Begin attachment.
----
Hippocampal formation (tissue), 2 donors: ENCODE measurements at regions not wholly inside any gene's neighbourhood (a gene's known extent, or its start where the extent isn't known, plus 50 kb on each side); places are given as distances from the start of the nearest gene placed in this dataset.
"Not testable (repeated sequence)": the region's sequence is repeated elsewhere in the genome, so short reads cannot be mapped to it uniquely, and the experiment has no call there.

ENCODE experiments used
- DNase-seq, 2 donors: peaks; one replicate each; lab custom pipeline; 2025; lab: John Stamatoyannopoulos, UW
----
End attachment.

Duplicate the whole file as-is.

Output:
Hippocampal formation (tissue), 2 donors: ENCODE measurements at regions not wholly inside any gene's neighbourhood (a gene's known extent, or its start where the extent isn't known, plus 50 kb on each side); places are given as distances from the start of the nearest gene placed in this dataset.
"Not testable (repeated sequence)": the region's sequence is repeated elsewhere in the genome, so short reads cannot be mapped to it uniquely, and the experiment has no call there.

ENCODE experiments used
- DNase-seq, 2 donors: peaks; one replicate each; lab custom pipeline; 2025; lab: John Stamatoyannopoulos, UW